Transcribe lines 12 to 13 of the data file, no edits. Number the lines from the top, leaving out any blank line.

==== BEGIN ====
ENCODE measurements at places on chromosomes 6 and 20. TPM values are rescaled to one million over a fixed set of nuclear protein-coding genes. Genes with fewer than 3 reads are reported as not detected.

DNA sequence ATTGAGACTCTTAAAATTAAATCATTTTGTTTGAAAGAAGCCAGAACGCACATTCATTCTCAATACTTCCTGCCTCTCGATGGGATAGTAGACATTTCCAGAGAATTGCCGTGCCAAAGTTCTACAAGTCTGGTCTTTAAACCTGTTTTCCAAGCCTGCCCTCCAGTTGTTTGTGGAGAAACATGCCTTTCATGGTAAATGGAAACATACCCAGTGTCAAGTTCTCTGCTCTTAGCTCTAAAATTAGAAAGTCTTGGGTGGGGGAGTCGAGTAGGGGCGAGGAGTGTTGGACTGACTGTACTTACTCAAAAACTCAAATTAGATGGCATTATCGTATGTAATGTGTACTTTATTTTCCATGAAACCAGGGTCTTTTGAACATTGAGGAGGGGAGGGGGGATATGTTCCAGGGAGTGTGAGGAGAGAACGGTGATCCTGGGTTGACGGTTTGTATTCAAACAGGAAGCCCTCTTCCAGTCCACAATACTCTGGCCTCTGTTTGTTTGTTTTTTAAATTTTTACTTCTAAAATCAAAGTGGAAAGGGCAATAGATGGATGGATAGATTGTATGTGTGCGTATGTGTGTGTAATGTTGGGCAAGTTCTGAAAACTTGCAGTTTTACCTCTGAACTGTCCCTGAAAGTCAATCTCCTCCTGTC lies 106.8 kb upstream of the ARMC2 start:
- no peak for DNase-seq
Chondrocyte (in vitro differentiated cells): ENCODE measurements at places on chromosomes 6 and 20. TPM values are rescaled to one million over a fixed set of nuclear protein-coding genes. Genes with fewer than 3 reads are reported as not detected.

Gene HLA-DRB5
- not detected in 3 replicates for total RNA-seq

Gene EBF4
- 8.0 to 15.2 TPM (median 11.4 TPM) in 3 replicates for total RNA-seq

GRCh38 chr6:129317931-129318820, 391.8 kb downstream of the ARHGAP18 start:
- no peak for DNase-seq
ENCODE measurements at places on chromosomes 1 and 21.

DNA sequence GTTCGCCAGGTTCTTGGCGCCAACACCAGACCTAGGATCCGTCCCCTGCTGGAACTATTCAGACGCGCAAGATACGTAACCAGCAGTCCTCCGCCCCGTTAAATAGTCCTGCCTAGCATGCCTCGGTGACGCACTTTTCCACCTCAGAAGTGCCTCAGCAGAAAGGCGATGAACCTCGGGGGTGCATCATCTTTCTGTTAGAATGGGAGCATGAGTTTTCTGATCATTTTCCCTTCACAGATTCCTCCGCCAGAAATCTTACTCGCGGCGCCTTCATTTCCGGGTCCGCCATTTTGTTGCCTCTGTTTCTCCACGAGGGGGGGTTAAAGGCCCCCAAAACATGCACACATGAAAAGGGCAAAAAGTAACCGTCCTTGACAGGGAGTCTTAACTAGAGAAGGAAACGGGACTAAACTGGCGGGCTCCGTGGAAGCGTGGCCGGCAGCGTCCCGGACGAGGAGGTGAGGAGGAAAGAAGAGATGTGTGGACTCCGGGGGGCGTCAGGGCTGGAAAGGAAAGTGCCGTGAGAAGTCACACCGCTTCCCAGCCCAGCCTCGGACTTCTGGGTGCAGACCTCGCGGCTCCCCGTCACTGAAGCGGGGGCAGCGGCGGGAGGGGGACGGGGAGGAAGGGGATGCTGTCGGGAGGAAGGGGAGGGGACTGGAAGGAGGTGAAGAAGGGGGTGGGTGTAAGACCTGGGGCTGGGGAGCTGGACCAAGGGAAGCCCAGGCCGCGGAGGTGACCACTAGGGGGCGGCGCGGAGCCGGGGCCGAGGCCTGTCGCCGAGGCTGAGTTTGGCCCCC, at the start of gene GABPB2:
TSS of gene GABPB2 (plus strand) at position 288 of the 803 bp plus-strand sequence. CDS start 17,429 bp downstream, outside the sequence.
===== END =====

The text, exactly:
DNA sequence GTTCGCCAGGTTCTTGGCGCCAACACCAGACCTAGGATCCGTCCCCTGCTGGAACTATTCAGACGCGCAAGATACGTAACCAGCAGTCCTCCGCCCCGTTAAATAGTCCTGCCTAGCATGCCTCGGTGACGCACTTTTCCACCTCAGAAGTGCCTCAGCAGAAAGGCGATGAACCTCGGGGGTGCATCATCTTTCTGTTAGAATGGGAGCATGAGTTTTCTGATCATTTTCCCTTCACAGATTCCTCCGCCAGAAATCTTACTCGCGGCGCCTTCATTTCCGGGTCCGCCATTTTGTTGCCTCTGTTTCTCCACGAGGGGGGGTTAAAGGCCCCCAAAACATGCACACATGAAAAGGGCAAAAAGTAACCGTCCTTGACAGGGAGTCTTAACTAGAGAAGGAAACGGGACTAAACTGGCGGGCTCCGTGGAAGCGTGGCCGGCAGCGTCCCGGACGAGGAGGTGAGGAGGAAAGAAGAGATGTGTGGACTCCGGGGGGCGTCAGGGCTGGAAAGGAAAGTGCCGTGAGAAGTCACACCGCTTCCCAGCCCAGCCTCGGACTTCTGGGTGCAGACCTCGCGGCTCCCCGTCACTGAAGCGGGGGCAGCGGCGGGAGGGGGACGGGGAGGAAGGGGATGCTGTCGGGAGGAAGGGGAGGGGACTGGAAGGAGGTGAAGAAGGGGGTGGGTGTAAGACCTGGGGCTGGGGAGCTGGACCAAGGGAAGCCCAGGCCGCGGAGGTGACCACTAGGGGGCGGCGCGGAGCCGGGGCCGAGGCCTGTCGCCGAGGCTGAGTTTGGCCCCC, at the start of gene GABPB2:
TSS of gene GABPB2 (plus strand) at position 288 of the 803 bp plus-strand sequence. CDS start 17,429 bp downstream, outside the sequence.